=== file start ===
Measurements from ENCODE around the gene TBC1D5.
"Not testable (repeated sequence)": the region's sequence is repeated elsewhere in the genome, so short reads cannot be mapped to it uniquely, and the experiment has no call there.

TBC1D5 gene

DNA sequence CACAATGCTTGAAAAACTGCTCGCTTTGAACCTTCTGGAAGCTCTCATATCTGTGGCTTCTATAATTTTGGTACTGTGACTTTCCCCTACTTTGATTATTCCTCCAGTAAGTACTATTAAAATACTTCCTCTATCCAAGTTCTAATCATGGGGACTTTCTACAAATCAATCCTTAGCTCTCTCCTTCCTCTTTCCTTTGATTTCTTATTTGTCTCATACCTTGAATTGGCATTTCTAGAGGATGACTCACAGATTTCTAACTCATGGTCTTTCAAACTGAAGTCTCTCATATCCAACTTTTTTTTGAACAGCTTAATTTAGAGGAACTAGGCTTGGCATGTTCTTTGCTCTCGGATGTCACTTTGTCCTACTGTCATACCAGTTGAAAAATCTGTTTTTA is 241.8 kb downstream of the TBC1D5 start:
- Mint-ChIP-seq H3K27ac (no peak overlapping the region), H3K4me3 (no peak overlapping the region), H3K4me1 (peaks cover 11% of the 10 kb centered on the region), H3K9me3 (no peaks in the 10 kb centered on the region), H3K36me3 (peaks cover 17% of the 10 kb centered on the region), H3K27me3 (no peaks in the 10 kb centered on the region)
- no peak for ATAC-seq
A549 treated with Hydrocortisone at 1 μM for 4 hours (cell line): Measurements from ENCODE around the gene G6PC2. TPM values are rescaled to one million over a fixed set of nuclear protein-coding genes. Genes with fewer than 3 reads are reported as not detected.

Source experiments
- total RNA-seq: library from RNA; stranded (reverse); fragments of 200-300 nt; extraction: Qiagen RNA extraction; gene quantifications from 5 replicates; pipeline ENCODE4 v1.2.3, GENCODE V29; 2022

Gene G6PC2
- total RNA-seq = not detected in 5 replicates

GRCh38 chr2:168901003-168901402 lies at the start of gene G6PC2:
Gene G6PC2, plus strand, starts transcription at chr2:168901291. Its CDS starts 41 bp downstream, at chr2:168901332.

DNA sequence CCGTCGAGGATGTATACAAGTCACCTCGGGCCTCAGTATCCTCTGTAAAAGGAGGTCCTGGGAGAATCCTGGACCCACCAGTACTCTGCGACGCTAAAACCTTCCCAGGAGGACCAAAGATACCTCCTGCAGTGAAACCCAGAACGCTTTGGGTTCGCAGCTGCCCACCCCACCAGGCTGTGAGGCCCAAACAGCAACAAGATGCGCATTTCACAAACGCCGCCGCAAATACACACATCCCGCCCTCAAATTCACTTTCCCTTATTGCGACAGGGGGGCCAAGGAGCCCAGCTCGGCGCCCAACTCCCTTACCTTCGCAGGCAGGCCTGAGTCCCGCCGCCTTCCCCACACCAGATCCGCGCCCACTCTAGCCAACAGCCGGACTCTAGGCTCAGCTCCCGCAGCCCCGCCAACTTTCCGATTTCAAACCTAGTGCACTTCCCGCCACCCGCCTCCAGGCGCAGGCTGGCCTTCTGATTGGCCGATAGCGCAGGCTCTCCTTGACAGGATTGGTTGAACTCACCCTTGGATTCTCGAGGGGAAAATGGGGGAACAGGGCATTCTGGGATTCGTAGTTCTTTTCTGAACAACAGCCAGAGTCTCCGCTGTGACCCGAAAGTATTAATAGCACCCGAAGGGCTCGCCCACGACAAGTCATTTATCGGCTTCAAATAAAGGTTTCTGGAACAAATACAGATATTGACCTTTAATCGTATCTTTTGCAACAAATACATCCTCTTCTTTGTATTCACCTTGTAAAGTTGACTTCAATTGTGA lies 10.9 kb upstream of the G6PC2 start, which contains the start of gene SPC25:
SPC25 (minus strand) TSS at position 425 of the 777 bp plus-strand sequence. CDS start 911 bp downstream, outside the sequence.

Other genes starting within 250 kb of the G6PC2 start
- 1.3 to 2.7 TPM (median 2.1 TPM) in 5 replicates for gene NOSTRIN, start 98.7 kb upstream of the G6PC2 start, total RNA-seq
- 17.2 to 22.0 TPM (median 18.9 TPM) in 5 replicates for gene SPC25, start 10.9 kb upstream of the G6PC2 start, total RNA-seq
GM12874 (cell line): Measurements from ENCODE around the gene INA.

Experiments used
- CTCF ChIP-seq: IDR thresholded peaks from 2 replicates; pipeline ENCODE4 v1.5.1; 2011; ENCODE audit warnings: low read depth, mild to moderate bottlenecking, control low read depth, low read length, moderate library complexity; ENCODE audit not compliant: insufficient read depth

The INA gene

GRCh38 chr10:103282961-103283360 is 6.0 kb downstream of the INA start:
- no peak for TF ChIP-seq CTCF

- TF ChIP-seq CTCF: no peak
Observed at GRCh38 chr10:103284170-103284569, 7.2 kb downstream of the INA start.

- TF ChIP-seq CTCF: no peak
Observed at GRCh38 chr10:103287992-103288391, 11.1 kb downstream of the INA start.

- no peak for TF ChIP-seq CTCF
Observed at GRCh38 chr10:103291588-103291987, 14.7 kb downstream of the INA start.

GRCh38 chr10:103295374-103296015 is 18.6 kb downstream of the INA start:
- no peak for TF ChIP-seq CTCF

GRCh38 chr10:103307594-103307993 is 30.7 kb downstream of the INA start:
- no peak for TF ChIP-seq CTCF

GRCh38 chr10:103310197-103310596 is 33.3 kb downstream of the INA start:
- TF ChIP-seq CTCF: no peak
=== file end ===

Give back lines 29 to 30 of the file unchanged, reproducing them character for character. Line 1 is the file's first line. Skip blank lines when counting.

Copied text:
- no peak for TF ChIP-seq CTCF
Observed at GRCh38 chr10:103291588-103291987, 14.7 kb downstream of the INA start.